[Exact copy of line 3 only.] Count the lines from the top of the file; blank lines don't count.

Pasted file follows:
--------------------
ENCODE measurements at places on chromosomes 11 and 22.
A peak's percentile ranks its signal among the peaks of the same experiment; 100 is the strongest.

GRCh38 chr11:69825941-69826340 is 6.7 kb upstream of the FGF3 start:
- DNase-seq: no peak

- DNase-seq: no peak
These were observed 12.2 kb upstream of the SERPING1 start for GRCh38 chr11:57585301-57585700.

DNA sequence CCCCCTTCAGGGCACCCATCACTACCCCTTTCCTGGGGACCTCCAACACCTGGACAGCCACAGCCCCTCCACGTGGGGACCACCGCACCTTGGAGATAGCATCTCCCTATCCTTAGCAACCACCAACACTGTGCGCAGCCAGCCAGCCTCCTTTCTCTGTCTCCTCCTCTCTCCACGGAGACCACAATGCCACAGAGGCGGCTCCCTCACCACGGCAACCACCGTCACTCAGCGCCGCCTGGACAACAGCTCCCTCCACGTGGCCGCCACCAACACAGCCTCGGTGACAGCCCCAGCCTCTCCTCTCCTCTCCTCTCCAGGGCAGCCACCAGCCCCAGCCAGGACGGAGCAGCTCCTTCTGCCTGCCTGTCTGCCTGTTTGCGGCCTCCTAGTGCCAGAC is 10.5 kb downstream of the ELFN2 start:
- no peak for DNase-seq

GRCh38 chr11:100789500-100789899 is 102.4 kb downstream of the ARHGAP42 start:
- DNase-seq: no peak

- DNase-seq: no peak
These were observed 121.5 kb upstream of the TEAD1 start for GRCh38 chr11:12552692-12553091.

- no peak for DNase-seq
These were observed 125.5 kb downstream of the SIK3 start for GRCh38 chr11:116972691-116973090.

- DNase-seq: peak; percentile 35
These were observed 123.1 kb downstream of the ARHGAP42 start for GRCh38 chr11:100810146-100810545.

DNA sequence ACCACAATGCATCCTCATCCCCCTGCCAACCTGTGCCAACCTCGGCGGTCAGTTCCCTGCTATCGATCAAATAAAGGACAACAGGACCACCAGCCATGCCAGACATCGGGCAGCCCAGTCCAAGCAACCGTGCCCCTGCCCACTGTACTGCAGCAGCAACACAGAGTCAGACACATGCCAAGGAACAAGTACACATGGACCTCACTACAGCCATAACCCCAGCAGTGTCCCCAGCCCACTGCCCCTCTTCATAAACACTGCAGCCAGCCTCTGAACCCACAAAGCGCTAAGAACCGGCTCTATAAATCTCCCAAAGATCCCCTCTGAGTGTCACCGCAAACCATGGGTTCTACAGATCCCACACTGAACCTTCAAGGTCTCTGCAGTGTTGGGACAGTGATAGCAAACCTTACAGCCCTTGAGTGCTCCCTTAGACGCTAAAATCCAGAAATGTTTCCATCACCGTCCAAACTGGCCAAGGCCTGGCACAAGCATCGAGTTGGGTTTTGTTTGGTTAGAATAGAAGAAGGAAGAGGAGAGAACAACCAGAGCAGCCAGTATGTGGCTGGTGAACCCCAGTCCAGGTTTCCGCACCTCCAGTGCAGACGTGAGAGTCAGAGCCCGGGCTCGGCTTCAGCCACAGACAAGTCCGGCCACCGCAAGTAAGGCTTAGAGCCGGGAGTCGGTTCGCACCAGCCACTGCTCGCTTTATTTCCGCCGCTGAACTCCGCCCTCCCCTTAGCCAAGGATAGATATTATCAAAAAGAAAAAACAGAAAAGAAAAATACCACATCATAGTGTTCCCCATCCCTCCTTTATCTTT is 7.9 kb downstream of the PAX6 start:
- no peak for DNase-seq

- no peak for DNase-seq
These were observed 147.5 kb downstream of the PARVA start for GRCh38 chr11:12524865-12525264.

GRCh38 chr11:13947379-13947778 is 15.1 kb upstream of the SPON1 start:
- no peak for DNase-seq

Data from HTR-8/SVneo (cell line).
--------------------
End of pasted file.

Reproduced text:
GRCh38 chr11:69825941-69826340 is 6.7 kb upstream of the FGF3 start: